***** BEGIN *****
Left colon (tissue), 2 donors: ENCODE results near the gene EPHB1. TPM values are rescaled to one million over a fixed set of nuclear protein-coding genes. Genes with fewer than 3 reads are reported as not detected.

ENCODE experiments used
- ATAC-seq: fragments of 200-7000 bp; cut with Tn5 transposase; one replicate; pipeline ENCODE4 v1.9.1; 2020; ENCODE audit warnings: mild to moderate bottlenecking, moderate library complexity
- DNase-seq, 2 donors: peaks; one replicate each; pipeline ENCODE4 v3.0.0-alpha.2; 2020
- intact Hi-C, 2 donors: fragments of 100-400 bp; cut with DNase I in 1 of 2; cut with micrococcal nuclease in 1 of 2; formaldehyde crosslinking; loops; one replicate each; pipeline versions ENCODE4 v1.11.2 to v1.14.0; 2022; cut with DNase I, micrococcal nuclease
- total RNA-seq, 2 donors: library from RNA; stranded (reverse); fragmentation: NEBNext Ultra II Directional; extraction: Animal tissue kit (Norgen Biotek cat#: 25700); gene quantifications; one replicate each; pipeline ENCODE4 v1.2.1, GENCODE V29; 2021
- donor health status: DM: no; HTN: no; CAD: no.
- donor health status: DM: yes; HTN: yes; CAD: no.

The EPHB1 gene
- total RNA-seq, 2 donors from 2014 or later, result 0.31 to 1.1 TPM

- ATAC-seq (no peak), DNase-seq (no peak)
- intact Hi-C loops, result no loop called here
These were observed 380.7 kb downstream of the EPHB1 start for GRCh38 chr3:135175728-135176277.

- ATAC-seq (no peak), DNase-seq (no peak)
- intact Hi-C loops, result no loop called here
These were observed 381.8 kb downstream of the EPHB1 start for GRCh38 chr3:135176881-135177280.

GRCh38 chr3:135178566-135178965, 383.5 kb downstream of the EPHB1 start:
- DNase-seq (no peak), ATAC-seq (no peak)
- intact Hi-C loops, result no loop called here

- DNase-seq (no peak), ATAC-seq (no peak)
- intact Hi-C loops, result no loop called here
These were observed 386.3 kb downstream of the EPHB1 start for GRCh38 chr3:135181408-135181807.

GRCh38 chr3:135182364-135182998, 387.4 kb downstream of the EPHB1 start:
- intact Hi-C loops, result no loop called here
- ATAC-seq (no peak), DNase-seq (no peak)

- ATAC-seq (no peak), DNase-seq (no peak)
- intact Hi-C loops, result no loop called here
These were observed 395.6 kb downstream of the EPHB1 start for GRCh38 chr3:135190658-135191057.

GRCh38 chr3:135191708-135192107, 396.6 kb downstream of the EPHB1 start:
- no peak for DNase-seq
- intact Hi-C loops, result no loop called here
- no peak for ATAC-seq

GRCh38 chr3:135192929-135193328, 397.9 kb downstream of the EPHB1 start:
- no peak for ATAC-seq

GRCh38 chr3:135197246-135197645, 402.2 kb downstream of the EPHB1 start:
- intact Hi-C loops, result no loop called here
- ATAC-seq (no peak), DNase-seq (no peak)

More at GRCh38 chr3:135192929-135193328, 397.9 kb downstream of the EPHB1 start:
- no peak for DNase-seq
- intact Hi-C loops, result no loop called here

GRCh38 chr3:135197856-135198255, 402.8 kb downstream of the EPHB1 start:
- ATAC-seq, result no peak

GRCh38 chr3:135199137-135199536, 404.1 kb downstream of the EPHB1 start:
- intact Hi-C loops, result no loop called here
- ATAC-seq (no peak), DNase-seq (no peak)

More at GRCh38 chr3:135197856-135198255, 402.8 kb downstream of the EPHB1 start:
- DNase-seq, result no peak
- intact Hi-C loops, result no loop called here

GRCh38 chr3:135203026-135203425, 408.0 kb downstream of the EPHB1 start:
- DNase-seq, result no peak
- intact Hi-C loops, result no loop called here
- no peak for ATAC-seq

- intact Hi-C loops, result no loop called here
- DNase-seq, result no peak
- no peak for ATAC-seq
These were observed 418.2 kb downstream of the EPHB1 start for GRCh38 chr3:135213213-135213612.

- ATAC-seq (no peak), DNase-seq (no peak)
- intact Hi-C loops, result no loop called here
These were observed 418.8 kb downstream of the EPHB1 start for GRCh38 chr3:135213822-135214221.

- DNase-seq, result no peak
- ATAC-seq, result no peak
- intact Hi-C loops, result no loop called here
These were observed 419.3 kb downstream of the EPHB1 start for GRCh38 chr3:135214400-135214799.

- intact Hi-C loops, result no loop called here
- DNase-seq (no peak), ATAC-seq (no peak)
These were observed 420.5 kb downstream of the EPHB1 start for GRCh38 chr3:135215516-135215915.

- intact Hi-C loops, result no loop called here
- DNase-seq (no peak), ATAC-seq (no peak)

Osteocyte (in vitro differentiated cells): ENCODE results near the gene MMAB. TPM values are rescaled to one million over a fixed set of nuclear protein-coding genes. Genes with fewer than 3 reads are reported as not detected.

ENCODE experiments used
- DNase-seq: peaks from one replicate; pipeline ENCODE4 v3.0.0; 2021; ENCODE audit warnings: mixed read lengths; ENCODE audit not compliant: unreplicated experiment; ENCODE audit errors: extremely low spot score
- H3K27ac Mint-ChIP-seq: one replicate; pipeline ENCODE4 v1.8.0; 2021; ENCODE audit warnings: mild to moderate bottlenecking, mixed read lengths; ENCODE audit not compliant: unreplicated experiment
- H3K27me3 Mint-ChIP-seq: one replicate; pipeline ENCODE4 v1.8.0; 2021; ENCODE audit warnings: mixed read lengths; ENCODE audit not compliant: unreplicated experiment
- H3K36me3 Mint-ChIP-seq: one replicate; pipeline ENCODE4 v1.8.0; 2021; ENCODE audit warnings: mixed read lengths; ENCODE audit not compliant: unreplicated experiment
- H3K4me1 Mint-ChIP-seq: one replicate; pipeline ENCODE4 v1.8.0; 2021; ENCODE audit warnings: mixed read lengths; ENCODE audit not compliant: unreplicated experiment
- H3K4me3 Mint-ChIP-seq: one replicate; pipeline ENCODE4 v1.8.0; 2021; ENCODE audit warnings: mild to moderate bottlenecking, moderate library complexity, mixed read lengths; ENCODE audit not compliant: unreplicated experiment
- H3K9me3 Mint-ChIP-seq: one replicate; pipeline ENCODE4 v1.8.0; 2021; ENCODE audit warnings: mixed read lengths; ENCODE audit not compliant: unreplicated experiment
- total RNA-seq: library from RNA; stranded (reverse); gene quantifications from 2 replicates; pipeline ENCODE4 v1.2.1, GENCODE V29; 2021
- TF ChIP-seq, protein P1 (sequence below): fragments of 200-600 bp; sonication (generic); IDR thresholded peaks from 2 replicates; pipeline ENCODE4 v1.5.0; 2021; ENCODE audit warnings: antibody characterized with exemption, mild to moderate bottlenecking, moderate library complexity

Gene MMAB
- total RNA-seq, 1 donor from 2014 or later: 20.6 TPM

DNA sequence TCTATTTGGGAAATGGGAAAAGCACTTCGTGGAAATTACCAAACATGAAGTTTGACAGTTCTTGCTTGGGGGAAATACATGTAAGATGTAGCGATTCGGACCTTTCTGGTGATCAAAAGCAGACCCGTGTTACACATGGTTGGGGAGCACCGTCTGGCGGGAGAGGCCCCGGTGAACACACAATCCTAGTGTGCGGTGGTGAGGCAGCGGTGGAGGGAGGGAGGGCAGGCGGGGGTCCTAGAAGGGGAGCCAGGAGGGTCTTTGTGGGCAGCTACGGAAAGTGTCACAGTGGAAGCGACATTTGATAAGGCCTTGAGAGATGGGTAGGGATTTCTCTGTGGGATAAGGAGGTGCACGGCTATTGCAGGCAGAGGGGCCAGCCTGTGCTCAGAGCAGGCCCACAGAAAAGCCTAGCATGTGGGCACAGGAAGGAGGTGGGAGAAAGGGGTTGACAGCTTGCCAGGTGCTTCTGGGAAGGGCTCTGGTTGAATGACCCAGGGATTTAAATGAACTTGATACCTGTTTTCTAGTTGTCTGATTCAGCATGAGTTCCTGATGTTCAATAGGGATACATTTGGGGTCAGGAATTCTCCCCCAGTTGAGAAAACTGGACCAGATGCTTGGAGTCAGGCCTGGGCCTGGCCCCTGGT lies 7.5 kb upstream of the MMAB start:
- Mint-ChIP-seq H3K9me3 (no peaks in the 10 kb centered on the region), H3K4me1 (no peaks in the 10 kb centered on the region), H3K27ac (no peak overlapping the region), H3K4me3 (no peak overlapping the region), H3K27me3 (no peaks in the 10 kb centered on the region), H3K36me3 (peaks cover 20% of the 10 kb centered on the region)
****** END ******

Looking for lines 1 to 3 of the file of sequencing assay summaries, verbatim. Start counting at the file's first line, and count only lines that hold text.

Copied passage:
Left colon (tissue), 2 donors: ENCODE results near the gene EPHB1. TPM values are rescaled to one million over a fixed set of nuclear protein-coding genes. Genes with fewer than 3 reads are reported as not detected.

ENCODE experiments used
- ATAC-seq: fragments of 200-7000 bp; cut with Tn5 transposase; one replicate; pipeline ENCODE4 v1.9.1; 2020; ENCODE audit warnings: mild to moderate bottlenecking, moderate library complexity